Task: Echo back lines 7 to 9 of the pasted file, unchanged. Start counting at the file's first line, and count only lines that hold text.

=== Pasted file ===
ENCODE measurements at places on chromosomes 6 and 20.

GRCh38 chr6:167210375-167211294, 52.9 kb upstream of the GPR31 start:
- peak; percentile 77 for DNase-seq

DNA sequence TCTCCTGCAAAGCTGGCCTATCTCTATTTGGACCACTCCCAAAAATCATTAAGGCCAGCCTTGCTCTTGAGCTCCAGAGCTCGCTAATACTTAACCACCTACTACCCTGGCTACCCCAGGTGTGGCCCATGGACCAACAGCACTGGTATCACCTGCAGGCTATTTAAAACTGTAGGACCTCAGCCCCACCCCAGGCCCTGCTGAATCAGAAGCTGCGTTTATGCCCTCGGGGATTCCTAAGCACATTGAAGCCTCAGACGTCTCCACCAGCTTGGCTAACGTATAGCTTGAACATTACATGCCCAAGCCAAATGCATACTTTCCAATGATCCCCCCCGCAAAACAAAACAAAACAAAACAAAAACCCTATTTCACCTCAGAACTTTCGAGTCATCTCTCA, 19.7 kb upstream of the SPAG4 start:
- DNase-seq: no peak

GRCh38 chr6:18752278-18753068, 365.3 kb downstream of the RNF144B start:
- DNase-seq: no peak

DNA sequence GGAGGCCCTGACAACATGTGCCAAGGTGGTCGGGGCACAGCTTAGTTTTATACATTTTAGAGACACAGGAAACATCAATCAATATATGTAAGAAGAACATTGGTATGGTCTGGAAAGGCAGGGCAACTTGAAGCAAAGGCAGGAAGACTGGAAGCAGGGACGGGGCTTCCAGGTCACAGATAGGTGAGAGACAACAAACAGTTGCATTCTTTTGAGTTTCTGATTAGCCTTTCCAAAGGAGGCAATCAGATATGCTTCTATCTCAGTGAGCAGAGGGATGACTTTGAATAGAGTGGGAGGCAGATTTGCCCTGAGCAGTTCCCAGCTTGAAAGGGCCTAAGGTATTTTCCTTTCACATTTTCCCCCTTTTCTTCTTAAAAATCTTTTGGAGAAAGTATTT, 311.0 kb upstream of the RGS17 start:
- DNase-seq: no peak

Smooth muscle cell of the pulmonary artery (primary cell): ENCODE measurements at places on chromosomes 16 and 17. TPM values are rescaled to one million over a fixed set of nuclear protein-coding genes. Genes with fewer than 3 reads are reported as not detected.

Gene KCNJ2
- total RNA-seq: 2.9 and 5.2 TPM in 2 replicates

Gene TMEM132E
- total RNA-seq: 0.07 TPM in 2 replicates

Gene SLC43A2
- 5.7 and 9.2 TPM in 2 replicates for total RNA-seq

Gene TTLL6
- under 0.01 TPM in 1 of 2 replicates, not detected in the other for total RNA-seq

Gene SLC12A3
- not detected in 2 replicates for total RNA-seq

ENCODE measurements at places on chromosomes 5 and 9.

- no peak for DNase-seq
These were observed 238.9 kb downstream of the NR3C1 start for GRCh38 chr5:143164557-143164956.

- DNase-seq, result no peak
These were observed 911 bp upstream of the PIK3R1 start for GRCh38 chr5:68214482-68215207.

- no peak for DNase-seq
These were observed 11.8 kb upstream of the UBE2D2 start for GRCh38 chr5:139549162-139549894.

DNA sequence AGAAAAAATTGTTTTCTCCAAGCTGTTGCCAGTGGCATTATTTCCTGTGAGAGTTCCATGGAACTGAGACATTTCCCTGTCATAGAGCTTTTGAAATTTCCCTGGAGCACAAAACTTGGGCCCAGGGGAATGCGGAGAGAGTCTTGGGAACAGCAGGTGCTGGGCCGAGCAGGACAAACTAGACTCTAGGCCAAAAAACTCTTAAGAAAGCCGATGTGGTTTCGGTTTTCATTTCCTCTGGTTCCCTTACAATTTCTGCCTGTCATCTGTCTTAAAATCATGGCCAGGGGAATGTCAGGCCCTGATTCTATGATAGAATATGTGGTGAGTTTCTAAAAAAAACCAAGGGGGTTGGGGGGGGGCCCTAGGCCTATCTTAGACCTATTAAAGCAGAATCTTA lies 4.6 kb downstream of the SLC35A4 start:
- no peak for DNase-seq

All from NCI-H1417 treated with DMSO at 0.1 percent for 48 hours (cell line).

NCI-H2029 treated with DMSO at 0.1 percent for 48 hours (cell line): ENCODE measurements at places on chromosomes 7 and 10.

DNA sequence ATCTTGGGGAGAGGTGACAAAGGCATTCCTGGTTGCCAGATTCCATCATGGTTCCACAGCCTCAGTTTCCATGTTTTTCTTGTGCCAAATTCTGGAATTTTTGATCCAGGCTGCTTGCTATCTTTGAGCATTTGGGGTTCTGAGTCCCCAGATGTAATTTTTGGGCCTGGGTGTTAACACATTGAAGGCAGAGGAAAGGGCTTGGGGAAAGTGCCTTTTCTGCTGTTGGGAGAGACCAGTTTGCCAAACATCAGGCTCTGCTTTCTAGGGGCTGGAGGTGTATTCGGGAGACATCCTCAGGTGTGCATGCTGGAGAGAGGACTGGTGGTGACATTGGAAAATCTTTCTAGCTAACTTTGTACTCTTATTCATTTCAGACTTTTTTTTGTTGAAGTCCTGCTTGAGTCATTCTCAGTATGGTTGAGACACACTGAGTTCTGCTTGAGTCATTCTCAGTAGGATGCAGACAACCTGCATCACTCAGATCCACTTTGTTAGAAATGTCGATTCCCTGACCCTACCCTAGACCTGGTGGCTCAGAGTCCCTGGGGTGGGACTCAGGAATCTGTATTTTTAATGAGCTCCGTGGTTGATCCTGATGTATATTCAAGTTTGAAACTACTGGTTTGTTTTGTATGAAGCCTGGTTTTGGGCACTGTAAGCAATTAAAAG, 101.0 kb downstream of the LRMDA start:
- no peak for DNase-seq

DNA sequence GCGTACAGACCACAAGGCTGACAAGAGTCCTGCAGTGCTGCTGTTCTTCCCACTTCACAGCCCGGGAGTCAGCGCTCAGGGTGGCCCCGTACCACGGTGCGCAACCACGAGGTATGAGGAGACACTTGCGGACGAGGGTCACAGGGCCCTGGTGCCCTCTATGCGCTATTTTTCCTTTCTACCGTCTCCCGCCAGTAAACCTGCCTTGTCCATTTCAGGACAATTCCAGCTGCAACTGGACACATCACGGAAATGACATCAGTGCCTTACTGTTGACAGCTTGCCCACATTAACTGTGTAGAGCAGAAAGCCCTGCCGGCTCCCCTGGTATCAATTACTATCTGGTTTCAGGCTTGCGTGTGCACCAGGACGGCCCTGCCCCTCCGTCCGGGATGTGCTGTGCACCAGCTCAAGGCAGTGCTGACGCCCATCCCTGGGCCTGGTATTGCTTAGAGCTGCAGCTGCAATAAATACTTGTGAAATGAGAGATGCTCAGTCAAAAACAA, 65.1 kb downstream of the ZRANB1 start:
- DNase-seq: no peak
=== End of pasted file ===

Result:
- DNase-seq: no peak

DNA sequence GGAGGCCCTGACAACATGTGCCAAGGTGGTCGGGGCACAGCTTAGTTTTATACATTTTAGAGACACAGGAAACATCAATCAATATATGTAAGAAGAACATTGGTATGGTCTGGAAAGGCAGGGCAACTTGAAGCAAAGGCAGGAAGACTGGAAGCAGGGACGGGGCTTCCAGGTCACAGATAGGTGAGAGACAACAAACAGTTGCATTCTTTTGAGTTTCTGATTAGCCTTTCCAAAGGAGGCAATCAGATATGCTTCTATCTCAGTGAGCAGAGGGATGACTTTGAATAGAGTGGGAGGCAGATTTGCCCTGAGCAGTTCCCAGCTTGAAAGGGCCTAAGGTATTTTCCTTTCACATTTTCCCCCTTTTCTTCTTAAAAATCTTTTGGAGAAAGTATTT, 311.0 kb upstream of the RGS17 start:
- DNase-seq: no peak